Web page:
These new elements are even introduced in a smart way, with Astra explaining what the new element is and giving you a reasonably simple puzzle to solve using it. Subsequent rooms will then include the new feature mixed in with previous ones, constantly upping the challenge until the next addition is brought in. It’s a simple, but effective way of constantly introducing new levels of challenge.

It’s not all puzzling though thanks to the occasional traversal section. You’ll sometimes get exposition from Astra as you move between puzzles, and sometimes you’ll find the facility starts to fall apart around you. During these sections you’ll need to think quickly, and repair the path ahead of you with your gun. These frequently took me a couple of attempts, as sometimes it wasn’t quite clear what was falling down at any particular moment, but getting through them in one go feels good.

What feels less good though, are the robots. Much like the cute turrets from Portal, The Entropy Centre has cute droids that roam some of the puzzle rooms. The problem is, the turrets would remain in place, making them an element of the puzzle to overcome, whereas here the robots move around and cause you all kinds of problems. If you’re seen, they fire an energy blast towards you, and being hit by a couple results in death. You can use your gun to rewind the shots to destroy the drone, but they regularly don’t come alone. Some of the puzzles have infinitely respawning automatons too, meaning you’re trying to work out the solution whilst also keeping half a dozen enemies off your back at the same time. These were by far the most irritating sections of the game and I really could have done without them. Thankfully, these are few and far between, and you can get back to solving the intricately put together puzzles.

Equally impressive is the overall presentation. Everything looks very impressive, if you overlook the notorious Unreal Engine 4 texture pop-in that crops up at the start of each chapter. There’s great lighting and environmental effects, with the environments themselves being interesting throughout. You’ll work through an office area, a museum, and even a moon-based beach. The only issue I had here was that sometimes puzzle elements weren’t as clear as I’d like them to be, with jump pads blending in with the scenery, and blocks you needed to rewind seeming very small in the distance. Small problems compared to the bigger picture though.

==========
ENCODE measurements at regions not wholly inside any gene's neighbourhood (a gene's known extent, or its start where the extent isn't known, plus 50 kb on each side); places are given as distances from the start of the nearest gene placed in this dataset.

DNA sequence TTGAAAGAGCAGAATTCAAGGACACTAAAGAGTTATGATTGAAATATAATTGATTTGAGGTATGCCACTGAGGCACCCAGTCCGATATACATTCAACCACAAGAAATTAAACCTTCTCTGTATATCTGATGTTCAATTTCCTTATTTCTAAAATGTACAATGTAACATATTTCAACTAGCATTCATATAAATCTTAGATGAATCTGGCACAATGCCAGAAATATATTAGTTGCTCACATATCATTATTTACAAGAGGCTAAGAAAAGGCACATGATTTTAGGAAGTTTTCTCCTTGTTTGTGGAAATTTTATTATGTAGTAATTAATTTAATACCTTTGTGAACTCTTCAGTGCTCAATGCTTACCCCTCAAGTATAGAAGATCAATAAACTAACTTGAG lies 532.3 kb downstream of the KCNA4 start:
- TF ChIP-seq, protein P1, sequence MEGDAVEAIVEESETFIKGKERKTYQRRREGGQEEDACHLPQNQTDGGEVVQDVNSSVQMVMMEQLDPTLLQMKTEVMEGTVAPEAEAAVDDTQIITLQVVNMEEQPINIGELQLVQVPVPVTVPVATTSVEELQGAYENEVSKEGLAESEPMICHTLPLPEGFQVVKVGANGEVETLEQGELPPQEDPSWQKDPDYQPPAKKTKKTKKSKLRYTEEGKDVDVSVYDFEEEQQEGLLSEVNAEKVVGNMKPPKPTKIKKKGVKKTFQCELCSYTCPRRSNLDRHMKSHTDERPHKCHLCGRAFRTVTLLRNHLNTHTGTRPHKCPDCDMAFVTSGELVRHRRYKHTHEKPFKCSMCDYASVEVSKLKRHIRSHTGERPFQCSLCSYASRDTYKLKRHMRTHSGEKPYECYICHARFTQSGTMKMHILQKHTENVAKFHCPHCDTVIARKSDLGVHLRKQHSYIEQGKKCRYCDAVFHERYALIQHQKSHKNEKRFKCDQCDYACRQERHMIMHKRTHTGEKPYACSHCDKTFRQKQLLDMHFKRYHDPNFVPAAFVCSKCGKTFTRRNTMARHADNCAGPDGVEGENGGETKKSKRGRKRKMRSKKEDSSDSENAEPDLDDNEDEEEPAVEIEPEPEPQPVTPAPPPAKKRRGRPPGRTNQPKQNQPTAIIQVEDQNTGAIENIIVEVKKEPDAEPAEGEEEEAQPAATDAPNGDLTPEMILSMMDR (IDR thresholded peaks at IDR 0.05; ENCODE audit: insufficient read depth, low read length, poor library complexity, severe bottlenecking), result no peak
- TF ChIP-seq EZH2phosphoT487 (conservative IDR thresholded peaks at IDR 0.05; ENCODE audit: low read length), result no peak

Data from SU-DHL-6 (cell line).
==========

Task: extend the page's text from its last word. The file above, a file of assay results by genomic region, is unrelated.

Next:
The Entropy Centre
The are some quite visually striking scenes, with great use of light and colour in a few sections.

The sound is excellent here as well. There aren’t many characters to voice, but everyone comes across really well. Aria’s optimistic uncertainty comes across well in her voice work, and Astra is just the right side of chipper to not become annoying. The music is good too, with everything fitting with the environment well, although you might get a little fed up with the generic puzzle room soundscapes if yourself stuck on a single puzzle for a long time. I liked how some of the sound effects were used too. Whilst the rewinding sound got a little bit tiresome, each puzzle element had a distinct effect that you can pick out whilst rewinding. When a laser hits a sensor you get one sound, whilst a block passing through a transformer gate gives you a different one. This allows you to work out what’s happening and when you might want to stop a block in its tracks even if you’re somewhat unsighted.

The Entropy Centre is a really well put together puzzle experience that certainly wears its inspiration on its sleeve. That’s no bad thing though, as if you’re going to imitate a puzzle game, imitating one of the best is a solid choice, especially when you have the talent to make something this impressive. I commend Stubby Games, and I’m very keen to see what they do next. If this is anything to go by, there’s a bright future ahead.

The Entropy Centre is available now on Xbox, Playstation, and PC.